Momentary lapses of attention while driving can be fatal

Texting a message, reaching for a cup of coffee or changing the radio station.

All innocent enough­­––unless you’re doing them while driving.

These actions can become deadly distractions on the road.

And while distracted driving takes many forms––from fiddling with GPS settings to shaving to reaching for a ham sandwich––since Alberta introduced distracted driving legislation in 2011, more than 95 per cent of convictions have been for using cellphones and personal electronic devices.

Every second counts

The Canadian Automobile Association and the Insurance Bureau of Canada both note that drivers are 23 times more likely to be in a collision if they text while driving. The reason is simple: texting takes your attention away from the road for seconds at a time, often about 4.6 seconds at a time.

On the road, every second counts. The Canadian Centre for Occupational Health and Safety (CCOHS) says taking your eyes off the road for just two seconds doubles your risk of being in a collision.

If you’re travelling at 100 km/hour, two seconds means you’ve covered 55 metres without looking at the road. If you’re texting, you will have travelled more than double that distance without knowing what’s happening around you.

And it doesn’t stop there: if something is happening, it will take another two seconds to react and three or more seconds to stop.

Some compare texting (or any hand-held cellphone use) and driving to drinking and driving. “Screen drunk” as it’s known, is equally as dangerous as impaired driving.

The difference is as rates for drinking and driving fall, the rates for texting and driving are increasing. In Ontario, the stats are grim. Distracted driving kills more people than impaired driving.

And, yet, we keep texting

In some of the Western provinces, stiffer penalties don’t deter people from sneaking a peek at their phones.

  • In 2015, police in Saskatchewan laid 196 per cent more charges than the year before.
  • More than 300,000 distracted driving charges have been laid in British Columbia.
  • In Alberta, there were more than 87,000 convictions for distracted driving from September 2011 to March 2016.

Aggressive fines and public awareness campaigns have failed to curb texting and driving. Why? Because we’re social creatures.

“Texting is a social behavior; that desire to stay connected is extremely powerful because it taps directly into your brain’s reward system,” said Paul Atchley, a researcher at the University of Kansas in a 2011 issue of Men’s Health. His team found the need for instant gratification is why most drivers can’t resist answering their devices while driving.

Seconds count

You might think it only takes a second to answer a text. Men’s Health debunked this and other notions about cellphone use.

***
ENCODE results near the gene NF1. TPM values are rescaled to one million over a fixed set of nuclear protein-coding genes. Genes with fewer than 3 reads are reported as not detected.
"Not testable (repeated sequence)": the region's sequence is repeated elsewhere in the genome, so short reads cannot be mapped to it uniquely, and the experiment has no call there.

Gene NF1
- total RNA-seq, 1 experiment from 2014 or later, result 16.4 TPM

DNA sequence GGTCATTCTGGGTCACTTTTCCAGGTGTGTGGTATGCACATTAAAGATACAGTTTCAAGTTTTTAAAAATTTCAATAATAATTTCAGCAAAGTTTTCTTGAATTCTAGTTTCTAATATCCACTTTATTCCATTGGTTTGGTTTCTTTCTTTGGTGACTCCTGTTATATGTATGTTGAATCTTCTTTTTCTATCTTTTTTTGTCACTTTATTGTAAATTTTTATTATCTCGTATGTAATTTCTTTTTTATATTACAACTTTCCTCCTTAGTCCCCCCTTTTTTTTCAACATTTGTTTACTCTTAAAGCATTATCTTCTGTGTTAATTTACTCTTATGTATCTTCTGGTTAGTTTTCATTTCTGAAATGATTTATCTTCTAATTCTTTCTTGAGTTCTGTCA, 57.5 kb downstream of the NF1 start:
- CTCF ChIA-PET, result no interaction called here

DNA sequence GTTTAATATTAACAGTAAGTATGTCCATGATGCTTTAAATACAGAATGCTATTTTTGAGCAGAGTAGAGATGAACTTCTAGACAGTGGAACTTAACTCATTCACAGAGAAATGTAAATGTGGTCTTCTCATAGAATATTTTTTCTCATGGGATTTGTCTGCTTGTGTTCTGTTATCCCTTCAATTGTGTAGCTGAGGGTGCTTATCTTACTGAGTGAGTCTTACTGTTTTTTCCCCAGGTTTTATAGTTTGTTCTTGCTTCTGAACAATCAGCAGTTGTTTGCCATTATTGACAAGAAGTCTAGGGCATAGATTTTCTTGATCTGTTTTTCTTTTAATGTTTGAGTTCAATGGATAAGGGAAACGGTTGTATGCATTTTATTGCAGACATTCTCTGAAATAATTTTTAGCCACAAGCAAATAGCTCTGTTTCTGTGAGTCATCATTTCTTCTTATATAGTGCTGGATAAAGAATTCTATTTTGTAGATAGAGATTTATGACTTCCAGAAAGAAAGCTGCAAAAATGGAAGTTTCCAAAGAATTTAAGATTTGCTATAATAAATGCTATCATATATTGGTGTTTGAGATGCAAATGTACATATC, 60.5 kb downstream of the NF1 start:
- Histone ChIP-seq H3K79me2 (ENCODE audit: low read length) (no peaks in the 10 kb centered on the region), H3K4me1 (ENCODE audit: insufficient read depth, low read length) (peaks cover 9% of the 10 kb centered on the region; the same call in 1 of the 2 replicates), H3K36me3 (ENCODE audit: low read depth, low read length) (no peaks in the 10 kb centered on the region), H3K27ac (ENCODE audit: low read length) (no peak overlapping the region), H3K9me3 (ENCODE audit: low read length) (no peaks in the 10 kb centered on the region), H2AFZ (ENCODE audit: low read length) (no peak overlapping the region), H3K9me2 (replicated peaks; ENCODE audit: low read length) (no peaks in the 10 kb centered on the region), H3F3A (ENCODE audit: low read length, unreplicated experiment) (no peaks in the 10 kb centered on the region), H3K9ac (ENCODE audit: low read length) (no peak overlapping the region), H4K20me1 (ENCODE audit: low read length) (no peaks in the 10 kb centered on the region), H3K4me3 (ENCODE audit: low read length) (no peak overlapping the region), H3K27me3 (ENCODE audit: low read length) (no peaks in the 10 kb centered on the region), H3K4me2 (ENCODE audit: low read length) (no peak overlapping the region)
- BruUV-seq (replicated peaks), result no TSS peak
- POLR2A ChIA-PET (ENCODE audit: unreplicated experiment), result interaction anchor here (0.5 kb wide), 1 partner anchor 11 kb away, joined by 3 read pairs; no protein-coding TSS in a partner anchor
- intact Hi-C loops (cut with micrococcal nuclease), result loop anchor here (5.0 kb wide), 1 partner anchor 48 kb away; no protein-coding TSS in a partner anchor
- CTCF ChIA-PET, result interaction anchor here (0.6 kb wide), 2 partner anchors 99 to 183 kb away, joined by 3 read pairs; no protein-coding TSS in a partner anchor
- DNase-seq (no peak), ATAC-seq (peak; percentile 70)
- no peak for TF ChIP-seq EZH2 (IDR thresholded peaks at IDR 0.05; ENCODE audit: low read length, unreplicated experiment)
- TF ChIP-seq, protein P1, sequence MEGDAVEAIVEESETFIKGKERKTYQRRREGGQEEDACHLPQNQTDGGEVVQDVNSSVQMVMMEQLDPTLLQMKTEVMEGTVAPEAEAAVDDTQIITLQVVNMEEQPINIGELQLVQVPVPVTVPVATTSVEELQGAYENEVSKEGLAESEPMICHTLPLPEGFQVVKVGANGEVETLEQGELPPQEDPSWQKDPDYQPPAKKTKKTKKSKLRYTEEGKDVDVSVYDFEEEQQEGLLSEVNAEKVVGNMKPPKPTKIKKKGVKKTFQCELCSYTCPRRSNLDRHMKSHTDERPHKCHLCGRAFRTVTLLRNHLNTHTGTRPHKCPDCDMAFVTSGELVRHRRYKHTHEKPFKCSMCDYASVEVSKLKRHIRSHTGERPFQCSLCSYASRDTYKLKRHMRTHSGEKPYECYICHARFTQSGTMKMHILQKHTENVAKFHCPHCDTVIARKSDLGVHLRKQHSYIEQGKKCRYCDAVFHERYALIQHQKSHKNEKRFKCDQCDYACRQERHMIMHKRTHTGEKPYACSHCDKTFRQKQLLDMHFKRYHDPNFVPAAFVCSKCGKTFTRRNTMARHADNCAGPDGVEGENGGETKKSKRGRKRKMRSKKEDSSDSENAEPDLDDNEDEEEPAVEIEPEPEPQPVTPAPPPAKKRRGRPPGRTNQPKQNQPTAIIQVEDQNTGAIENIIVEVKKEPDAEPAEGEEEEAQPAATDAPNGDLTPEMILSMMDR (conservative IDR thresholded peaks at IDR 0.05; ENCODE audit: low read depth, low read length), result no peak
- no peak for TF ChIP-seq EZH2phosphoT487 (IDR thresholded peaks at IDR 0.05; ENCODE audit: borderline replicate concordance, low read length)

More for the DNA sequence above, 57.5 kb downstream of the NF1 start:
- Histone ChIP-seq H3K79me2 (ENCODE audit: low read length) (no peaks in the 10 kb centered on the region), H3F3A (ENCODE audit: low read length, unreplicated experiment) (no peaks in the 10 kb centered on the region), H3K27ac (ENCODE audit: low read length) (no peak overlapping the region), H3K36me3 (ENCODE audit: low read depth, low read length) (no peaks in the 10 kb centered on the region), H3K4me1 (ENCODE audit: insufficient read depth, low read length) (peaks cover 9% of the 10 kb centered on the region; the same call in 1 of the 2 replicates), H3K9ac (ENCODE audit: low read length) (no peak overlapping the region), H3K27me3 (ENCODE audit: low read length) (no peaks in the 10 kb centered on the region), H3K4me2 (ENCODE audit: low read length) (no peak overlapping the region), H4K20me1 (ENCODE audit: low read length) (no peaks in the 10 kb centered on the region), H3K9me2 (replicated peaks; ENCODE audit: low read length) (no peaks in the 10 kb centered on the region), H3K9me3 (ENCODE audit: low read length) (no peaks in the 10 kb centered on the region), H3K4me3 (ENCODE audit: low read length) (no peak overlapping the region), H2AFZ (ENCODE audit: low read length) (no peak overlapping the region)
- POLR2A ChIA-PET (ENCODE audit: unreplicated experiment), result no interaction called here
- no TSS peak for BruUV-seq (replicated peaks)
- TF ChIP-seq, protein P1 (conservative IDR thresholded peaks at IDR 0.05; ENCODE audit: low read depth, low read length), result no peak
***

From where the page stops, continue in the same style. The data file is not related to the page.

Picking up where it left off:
• Average time to send a text on a handheld phone: 37 seconds
  • Average time to place a call: 12.9 seconds
  • Average time to answer a call: 7.9 seconds
  • Average time spent changing vehicle controls (windows, air/heat, cruise control): 4.8 seconds
  • Average time spent reprogramming GPS: 34 seconds
  • Average time changing audio controls: 5.5 seconds

Canadian Centre for Occupational Health and Safety (CCOHS) tips to eliminate or minimize distractions

  • Leave plenty of time to get to your destination.
  • Familiarize yourself with the route and directions.
  • Pre-program your route on your GPS device.
  • Listen to your GPS device; don’t look at it.
  • Put any reading materials or distracting objects in the trunk.
  • Allow calls to go to voicemail. If you must make or take a call, pull over and park at a safe location.
  • Keep your eyes and mind on the road.
  • Keep two hands on the wheel.

You can also consider using autoresponder apps, such as OneTap, Lifesaver, or It Can Wait. These apps typically block incoming texts and calls and tell senders you’re driving.

Know the law

Across Canada, eleven provincial and territorial governments ban or restrict hand-held cellphones and electronic devices. If you cause an incident or are driving unsafely while using such a device, you can be charged with distracted driving, dangerous driving, careless driving, and criminal negligence causing death or injury.

Know the rules where you drive.

More distractions than you think

In a 2013 survey by Allstate Canada and Abacus data, 90 per cent of people said they had driven while being distracted. In a similar survey by Allstate in 2010, the results were 75 per cent.

“Our research indicates that almost all Canadian drivers (94 per cent) are aware of current distracted driving penalties, but only seven per cent say this would prevent them from driving distracted,” says Saskia Matheson.

Allstate also studied the behavior of drivers in Canada within a one hour period. A total of 3,957 distracted drivers were logged.

Distractions included:

  • Eating and drinking—18.5 per cent
  • Texting or talking on a phone—18 per cent
  • Talking to passengers—17.6 per cent
  • Smoking—12.8 per cent.

While eating, drinking, talking to passengers and smoking are not illegal, they can still veer your eyes away from the road and become driving risks.

Pay attention or pay up

Sample of fines and demerit points if convicted of distracted driving